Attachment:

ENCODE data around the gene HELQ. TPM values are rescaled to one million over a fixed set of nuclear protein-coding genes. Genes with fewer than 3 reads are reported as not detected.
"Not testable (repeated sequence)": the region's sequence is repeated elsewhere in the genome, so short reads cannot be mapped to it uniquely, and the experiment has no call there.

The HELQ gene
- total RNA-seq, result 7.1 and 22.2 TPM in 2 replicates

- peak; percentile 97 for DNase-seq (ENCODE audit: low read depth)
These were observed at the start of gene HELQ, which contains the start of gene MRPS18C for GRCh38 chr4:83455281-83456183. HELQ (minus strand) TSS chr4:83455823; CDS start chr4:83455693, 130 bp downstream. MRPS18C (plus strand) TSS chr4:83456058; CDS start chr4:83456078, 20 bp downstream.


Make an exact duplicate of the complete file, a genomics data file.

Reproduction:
ENCODE data around the gene HELQ. TPM values are rescaled to one million over a fixed set of nuclear protein-coding genes. Genes with fewer than 3 reads are reported as not detected.
"Not testable (repeated sequence)": the region's sequence is repeated elsewhere in the genome, so short reads cannot be mapped to it uniquely, and the experiment has no call there.

The HELQ gene
- total RNA-seq, result 7.1 and 22.2 TPM in 2 replicates

- peak; percentile 97 for DNase-seq (ENCODE audit: low read depth)
These were observed at the start of gene HELQ, which contains the start of gene MRPS18C for GRCh38 chr4:83455281-83456183. HELQ (minus strand) TSS chr4:83455823; CDS start chr4:83455693, 130 bp downstream. MRPS18C (plus strand) TSS chr4:83456058; CDS start chr4:83456078, 20 bp downstream.